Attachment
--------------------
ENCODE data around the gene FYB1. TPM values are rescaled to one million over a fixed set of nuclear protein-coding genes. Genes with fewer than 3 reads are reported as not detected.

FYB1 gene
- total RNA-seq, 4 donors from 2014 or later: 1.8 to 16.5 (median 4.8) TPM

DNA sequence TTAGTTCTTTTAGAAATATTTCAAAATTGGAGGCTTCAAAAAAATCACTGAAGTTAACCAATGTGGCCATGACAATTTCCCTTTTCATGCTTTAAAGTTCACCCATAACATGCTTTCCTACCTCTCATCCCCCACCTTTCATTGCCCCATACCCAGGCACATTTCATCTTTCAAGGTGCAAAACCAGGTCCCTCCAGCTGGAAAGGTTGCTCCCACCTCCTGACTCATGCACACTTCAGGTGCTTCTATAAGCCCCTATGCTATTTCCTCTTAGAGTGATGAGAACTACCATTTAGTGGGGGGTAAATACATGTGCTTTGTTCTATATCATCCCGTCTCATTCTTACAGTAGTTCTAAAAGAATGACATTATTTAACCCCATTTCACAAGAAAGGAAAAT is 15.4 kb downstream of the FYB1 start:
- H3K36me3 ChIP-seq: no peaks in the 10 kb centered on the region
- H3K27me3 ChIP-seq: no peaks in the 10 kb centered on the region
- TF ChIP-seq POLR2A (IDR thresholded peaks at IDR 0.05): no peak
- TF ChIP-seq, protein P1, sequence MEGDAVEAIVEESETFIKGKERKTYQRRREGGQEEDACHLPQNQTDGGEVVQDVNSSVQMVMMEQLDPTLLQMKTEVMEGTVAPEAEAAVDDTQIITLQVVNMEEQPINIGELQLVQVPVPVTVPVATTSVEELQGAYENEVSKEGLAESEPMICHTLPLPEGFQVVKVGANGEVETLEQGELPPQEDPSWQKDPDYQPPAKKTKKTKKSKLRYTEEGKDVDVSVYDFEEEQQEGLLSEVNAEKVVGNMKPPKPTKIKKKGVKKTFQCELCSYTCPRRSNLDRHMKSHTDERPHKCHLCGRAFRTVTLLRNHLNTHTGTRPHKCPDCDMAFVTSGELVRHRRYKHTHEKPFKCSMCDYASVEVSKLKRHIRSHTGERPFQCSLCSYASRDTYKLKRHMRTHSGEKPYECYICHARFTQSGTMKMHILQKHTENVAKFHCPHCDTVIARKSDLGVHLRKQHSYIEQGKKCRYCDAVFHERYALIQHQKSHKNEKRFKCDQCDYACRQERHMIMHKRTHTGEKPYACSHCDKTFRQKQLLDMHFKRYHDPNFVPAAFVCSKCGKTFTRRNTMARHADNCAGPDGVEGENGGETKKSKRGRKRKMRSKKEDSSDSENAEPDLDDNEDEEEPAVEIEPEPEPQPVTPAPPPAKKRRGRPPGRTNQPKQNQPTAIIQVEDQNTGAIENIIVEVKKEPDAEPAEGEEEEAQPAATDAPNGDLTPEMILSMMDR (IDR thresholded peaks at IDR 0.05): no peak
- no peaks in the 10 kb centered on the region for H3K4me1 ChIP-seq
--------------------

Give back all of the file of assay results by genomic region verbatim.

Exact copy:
ENCODE data around the gene FYB1. TPM values are rescaled to one million over a fixed set of nuclear protein-coding genes. Genes with fewer than 3 reads are reported as not detected.

FYB1 gene
- total RNA-seq, 4 donors from 2014 or later: 1.8 to 16.5 (median 4.8) TPM

DNA sequence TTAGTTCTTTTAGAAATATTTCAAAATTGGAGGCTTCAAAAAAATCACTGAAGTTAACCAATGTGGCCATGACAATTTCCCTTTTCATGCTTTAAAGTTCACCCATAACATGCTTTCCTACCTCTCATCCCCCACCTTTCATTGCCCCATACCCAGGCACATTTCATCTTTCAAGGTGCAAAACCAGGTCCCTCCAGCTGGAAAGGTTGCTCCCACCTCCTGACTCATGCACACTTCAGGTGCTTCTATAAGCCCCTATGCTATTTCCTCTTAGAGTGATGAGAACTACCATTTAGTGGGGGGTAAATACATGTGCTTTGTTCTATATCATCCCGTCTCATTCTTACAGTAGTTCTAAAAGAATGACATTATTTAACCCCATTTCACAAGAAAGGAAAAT is 15.4 kb downstream of the FYB1 start:
- H3K36me3 ChIP-seq: no peaks in the 10 kb centered on the region
- H3K27me3 ChIP-seq: no peaks in the 10 kb centered on the region
- TF ChIP-seq POLR2A (IDR thresholded peaks at IDR 0.05): no peak
- TF ChIP-seq, protein P1, sequence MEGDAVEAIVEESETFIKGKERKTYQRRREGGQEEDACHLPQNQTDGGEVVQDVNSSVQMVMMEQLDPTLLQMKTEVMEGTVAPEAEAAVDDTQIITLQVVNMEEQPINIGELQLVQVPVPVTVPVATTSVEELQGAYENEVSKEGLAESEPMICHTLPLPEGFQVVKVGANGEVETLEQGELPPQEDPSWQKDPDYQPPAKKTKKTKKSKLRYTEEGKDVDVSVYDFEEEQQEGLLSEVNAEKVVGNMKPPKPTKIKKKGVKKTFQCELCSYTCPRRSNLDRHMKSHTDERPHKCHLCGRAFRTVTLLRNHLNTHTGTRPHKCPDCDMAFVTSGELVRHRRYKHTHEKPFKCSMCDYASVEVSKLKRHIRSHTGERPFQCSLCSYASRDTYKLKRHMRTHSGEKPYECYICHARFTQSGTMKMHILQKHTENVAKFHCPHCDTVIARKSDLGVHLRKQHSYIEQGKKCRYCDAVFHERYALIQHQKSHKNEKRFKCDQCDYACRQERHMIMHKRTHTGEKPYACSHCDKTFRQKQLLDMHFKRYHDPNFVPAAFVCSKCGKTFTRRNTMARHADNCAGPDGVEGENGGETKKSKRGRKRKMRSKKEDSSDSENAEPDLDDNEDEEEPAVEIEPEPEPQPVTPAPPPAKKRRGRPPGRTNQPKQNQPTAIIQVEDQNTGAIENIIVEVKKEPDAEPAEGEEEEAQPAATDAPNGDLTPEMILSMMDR (IDR thresholded peaks at IDR 0.05): no peak
- no peaks in the 10 kb centered on the region for H3K4me1 ChIP-seq